Literary Event of the Week: Lit Crawl

Sometimes you just need to throw a goddamned party, you know? Sometimes you need to show off, and invite everyone over, and throw the fuck down. In the Seattle literary scene, Lit Crawl has become that party, the one-night shindig that lays everything out in one glorious buffet. Spreading across Capitol Hill, First Hill, and downtown, Lit Crawl takes place in bars and bookstores and event spaces in five different “phases” on Thursday, October 19th. Readings begin at 6 pm, 7 pm, 8, pm, and 9 pm, with an afterparty running from 10 pm to midnight at Zoë Events on E Union Street.

This is quite possibly the most diverse Lit Crawl since the San Francisco operation opened up a Seattle franchise back in 2012. It includes readings from sci-fi authors, mystery authors, kid’s books, poetry, cookbooks, and podcasts. There are readings highlighting African-American authors and Asian-American authors. Maori author Nic Low is in town from New Zealand as part of a cultural exchange. The amazing Anastacia Reneé, Seattle’s newest Civic Poet, is featured in a showcase. The Civic Poet who came before Anastacia Reneé, Claudia Castro Luna, will be presenting her final thesis — an online map of Seattle, told in site-specific poems.

I want to spotlight what must be the centerpiece of the night: Eileen Myles’s reading at Elliott Bay Book Company at 7 pm. If Myles isn’t the smartest, funniest, most important poet in America right now, she’s got to be right up near the top of the list.

Myles has written about sex, gender politics, LGBTQ issues, Iceland, and the seeming inability of poetry to communicate anything at all. Her latest book is titled Afterglow (a dog memoir), and it’s Myles’s attempt to write an autobiography for her late, beloved dog Rosie. Unsurprisingly, the book is getting hammered by Amazon reviewers who expected the next Marley & Me and came away confused. One reviewer calls the book “Too much hard work” and whines “I found Myles' style to be the antithesis of poet Mary Oliver.” (Uh, thank God?)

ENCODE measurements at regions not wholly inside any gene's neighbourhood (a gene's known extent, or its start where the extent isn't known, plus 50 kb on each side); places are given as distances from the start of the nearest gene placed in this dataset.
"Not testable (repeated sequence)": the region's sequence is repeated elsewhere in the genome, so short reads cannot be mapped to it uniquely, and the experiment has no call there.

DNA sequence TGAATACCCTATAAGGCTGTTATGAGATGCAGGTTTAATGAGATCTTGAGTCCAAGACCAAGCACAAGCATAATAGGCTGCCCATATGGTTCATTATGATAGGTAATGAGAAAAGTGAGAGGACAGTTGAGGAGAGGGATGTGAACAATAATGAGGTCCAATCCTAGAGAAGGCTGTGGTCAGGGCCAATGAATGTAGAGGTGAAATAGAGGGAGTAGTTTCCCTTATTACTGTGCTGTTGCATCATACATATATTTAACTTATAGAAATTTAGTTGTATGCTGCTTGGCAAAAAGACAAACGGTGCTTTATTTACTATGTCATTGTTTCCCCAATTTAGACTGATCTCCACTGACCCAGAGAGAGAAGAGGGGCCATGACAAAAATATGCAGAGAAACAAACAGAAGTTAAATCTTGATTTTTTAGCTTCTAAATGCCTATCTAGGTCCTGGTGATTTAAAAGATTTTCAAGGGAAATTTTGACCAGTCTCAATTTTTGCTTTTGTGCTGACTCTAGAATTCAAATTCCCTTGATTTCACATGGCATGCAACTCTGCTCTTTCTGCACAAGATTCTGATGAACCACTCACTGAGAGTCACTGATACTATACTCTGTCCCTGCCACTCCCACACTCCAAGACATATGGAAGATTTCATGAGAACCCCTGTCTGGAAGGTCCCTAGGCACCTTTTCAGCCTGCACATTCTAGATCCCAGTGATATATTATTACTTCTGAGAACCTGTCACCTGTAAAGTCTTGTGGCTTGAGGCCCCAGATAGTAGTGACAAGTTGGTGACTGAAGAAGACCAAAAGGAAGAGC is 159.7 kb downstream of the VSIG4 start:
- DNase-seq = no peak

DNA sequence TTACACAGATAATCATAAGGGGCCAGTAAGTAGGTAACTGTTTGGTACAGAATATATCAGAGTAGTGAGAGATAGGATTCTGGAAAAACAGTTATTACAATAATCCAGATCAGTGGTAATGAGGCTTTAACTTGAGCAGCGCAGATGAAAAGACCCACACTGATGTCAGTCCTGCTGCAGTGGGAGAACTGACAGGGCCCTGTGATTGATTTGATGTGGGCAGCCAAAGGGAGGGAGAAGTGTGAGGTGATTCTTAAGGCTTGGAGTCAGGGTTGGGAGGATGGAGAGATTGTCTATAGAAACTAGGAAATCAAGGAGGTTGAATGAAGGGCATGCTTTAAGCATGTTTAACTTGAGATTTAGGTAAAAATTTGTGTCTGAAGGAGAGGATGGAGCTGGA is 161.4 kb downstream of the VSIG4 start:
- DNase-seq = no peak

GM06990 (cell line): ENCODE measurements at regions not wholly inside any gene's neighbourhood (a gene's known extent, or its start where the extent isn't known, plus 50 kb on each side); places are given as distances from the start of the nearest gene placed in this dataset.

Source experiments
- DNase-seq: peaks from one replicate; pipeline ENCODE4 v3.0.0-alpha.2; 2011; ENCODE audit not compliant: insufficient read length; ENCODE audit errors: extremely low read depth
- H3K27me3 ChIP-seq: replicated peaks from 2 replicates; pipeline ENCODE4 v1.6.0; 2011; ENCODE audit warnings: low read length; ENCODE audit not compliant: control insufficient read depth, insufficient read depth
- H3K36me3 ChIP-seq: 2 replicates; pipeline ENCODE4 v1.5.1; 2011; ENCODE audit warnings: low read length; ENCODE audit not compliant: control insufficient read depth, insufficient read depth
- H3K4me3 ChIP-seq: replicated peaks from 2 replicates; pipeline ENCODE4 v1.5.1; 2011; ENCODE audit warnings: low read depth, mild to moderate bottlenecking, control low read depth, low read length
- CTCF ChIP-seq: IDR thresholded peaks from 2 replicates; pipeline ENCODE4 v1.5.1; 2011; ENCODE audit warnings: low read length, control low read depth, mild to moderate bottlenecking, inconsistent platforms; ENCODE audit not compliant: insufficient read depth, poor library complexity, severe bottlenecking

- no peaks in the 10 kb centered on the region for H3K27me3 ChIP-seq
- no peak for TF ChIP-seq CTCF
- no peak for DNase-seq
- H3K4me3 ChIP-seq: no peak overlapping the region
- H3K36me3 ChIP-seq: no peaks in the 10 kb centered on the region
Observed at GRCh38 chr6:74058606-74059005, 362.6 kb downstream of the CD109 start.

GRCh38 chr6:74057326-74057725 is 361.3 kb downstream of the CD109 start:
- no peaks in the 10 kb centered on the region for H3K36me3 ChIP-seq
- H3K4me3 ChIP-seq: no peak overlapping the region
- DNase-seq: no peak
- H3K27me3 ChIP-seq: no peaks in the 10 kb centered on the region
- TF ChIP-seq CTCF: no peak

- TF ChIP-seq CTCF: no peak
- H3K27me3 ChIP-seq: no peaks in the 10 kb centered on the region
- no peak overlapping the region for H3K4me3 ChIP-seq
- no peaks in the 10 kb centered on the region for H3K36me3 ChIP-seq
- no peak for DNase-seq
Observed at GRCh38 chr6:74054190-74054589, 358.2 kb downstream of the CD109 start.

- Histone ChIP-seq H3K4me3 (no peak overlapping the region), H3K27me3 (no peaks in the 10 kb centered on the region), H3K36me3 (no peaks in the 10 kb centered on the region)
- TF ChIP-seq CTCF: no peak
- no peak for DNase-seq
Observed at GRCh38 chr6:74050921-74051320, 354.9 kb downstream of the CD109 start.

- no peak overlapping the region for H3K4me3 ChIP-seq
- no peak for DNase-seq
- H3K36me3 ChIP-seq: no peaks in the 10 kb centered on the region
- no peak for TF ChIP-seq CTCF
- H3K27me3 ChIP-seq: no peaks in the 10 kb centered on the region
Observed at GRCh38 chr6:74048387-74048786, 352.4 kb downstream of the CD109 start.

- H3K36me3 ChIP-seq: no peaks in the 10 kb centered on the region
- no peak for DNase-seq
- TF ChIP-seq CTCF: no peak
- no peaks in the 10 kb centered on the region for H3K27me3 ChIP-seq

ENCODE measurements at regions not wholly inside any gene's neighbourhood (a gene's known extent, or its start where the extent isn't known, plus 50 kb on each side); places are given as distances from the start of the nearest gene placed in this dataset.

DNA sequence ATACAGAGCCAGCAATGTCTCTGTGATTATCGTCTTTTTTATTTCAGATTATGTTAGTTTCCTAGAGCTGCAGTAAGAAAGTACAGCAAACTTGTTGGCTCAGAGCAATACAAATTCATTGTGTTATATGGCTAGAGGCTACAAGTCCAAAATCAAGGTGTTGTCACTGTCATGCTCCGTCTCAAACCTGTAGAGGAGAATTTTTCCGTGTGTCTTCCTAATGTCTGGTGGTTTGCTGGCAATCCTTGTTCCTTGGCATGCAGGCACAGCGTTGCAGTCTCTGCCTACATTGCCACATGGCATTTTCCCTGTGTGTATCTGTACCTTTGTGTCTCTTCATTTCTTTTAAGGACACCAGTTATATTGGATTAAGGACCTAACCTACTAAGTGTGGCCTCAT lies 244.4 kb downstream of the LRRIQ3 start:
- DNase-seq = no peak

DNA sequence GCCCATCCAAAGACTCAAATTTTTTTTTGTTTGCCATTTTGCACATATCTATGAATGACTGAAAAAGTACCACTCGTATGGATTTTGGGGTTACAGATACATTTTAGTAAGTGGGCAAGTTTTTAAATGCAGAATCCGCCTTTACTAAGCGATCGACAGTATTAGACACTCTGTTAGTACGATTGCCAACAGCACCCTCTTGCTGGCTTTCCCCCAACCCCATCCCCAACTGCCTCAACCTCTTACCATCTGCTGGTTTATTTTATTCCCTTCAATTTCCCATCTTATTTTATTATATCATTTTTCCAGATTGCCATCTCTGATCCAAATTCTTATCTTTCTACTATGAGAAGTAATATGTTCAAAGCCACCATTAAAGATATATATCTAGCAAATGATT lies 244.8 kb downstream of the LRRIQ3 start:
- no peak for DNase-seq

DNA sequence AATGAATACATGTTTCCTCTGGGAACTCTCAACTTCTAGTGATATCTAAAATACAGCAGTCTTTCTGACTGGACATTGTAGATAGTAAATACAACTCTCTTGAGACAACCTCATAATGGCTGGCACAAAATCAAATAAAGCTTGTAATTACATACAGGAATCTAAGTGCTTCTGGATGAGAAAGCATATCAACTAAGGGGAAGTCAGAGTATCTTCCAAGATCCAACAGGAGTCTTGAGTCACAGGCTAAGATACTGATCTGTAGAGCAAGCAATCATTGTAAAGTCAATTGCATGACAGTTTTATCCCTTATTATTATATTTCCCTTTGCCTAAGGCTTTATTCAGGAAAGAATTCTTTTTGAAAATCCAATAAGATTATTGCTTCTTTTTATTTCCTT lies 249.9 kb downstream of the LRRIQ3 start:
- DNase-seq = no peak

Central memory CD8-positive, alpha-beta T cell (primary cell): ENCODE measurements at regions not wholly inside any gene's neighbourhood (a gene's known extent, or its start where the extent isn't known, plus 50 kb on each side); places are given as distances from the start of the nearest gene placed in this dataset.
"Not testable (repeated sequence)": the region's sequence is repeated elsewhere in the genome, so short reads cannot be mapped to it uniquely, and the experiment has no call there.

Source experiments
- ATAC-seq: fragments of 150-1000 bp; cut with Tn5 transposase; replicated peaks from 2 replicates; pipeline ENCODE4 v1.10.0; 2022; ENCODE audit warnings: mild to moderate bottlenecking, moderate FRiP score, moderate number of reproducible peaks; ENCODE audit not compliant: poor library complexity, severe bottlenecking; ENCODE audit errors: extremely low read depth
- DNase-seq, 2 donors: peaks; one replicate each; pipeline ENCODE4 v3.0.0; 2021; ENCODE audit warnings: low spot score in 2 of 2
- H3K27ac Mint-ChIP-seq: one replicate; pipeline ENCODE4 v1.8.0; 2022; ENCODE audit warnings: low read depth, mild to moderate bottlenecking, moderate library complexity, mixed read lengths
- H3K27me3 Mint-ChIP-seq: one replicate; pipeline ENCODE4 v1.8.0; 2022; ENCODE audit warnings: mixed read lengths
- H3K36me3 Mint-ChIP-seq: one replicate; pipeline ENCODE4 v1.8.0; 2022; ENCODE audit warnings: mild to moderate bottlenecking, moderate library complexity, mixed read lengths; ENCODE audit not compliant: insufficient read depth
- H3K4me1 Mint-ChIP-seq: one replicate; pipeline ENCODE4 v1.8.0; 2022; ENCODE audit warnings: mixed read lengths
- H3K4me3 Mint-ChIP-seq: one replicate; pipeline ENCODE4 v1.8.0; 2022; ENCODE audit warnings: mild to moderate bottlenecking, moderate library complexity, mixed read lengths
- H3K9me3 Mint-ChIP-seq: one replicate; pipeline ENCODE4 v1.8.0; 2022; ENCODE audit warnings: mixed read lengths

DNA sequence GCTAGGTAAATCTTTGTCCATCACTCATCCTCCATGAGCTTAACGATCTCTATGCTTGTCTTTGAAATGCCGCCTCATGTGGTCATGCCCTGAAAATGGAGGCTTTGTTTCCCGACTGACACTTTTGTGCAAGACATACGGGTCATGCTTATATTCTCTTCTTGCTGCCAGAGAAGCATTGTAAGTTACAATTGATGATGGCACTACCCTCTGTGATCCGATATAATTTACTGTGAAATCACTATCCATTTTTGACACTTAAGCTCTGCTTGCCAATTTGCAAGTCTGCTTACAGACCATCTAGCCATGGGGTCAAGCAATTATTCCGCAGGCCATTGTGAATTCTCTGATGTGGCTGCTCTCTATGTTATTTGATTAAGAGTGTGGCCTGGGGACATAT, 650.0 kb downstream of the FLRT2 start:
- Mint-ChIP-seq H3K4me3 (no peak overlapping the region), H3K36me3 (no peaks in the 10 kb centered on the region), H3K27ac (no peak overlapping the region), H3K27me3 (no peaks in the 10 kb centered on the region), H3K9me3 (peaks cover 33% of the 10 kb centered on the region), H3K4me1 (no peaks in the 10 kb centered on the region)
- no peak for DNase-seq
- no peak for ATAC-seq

So obviously you know what you’re doing on October 19th. But I have a question for you: what reading are you attending on October 20th? What bookstore are you visiting on October 21st? It’s easy to show up for the big, flashy parties, but we can’t have a community unless you show up for it on days when there’s not a giant festival going on. Fewer and fewer media outlets in Seattle are providing comprehensive and consistent arts coverage—which I define as reviews, news, and interviews—and the arts in Seattle is taking a noticeable hit for it. If the media continues to abdicate their responsibility as chroniclers of the entire scene—and not just the attention-grabbing parties—this city will suffer, venues will close, and artists will move away.

Simply: if you love books, and reading, and the fantastic literary community we have here in Seattle, you have to show up for stuff. Yes, come to Lit Crawl. Obviously, come to Lit Crawl. But be here all the time. If you’re not there for the community, you’ll one day turn around to discover that the community’s not there for you.